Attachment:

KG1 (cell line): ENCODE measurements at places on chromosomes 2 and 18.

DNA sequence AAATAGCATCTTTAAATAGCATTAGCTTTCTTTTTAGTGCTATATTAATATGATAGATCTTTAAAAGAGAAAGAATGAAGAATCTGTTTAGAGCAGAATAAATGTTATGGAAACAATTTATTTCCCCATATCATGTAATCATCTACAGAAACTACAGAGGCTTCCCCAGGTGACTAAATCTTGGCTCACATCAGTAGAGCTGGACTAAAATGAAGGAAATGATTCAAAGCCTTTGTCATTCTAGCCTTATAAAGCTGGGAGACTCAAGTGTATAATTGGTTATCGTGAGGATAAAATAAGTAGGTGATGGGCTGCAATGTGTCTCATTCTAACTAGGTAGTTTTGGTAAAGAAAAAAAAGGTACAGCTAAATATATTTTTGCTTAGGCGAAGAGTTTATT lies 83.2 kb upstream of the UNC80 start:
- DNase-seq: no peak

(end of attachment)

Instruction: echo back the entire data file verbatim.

KG1 (cell line): ENCODE measurements at places on chromosomes 2 and 18.

DNA sequence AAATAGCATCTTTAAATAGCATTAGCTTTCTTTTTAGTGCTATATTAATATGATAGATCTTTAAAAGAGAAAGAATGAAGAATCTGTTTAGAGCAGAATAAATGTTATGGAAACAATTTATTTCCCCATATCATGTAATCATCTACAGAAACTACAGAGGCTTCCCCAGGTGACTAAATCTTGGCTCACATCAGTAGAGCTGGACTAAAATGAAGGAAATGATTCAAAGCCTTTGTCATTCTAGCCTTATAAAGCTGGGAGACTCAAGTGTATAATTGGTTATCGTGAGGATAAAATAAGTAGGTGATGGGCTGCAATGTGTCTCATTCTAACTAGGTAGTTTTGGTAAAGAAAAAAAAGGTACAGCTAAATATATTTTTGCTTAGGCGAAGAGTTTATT lies 83.2 kb upstream of the UNC80 start:
- DNase-seq: no peak